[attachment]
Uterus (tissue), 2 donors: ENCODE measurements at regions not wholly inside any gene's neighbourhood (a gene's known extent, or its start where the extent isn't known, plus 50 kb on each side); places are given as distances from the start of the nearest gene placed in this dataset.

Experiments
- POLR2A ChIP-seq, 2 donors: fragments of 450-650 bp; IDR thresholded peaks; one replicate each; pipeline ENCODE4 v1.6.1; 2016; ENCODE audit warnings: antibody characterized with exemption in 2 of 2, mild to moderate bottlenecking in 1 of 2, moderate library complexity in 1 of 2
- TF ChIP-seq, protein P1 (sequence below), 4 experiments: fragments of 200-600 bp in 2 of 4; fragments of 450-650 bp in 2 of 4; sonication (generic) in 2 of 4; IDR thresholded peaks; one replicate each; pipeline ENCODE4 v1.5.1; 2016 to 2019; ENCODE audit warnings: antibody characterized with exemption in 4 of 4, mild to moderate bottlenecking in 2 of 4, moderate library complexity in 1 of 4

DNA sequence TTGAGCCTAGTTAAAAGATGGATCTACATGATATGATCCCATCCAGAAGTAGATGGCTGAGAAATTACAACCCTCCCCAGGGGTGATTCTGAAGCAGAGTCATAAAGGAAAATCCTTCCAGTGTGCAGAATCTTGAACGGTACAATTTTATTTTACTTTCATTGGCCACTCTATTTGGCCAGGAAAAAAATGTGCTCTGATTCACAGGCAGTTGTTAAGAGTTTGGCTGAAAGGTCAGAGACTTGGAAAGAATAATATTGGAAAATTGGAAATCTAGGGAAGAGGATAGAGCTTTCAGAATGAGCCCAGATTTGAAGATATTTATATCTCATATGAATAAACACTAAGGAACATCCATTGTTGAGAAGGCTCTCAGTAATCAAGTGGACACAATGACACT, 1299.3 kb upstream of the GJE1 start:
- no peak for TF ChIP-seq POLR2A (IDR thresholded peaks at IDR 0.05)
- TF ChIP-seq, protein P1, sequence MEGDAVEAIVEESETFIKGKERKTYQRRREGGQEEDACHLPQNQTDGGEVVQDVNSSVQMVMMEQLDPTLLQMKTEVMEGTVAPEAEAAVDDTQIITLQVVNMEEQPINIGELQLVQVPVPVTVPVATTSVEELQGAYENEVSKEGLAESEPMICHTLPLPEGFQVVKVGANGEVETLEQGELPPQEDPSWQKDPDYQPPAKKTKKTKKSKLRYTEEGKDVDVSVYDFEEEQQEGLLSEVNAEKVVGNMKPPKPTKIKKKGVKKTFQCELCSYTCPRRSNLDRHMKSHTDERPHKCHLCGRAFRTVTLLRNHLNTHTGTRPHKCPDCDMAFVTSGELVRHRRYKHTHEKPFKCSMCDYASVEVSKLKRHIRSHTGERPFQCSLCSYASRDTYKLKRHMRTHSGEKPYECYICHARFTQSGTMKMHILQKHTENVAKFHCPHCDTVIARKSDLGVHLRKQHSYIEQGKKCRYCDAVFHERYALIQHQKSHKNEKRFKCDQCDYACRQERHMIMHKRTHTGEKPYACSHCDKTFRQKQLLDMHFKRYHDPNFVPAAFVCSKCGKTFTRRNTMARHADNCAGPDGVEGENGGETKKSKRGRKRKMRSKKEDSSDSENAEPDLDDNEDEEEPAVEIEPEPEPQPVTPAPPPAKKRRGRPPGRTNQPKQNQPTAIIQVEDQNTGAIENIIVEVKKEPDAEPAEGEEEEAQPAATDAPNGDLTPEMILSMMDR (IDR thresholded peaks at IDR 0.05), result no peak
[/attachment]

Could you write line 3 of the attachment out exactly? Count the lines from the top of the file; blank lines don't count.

- POLR2A ChIP-seq, 2 donors: fragments of 450-650 bp; IDR thresholded peaks; one replicate each; pipeline ENCODE4 v1.6.1; 2016; ENCODE audit warnings: antibody characterized with exemption in 2 of 2, mild to moderate bottlenecking in 1 of 2, moderate library complexity in 1 of 2